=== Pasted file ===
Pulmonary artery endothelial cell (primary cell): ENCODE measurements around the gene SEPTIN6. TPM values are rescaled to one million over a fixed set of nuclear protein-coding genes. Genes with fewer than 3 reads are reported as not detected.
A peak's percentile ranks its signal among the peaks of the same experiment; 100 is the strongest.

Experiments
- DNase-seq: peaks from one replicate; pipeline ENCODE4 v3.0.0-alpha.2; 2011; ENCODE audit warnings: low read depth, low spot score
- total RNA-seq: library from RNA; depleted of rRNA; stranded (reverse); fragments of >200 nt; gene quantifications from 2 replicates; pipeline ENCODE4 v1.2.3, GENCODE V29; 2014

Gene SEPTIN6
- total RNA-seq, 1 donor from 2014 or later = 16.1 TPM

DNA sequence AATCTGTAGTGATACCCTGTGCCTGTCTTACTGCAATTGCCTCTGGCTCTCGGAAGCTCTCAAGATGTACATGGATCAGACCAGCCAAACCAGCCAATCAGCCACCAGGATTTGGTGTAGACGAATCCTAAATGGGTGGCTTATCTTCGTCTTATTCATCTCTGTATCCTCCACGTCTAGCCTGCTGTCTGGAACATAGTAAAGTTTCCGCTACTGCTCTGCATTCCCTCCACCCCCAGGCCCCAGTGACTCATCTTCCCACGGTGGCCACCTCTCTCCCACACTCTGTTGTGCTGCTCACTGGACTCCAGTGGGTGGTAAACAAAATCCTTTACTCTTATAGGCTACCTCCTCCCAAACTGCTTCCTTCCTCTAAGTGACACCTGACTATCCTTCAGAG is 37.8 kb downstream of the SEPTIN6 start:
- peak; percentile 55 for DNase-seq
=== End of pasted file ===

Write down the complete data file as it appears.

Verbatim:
Pulmonary artery endothelial cell (primary cell): ENCODE measurements around the gene SEPTIN6. TPM values are rescaled to one million over a fixed set of nuclear protein-coding genes. Genes with fewer than 3 reads are reported as not detected.
A peak's percentile ranks its signal among the peaks of the same experiment; 100 is the strongest.

Experiments
- DNase-seq: peaks from one replicate; pipeline ENCODE4 v3.0.0-alpha.2; 2011; ENCODE audit warnings: low read depth, low spot score
- total RNA-seq: library from RNA; depleted of rRNA; stranded (reverse); fragments of >200 nt; gene quantifications from 2 replicates; pipeline ENCODE4 v1.2.3, GENCODE V29; 2014

Gene SEPTIN6
- total RNA-seq, 1 donor from 2014 or later = 16.1 TPM

DNA sequence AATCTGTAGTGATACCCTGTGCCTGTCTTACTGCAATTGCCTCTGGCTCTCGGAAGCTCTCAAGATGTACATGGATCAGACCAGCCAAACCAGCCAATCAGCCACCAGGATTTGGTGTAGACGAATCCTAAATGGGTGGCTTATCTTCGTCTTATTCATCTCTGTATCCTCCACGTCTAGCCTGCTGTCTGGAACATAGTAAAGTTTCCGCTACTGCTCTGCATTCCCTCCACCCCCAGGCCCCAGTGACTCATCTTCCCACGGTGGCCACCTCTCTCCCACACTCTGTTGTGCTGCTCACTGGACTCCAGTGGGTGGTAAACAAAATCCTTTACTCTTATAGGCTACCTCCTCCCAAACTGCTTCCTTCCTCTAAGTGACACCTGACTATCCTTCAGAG is 37.8 kb downstream of the SEPTIN6 start:
- peak; percentile 55 for DNase-seq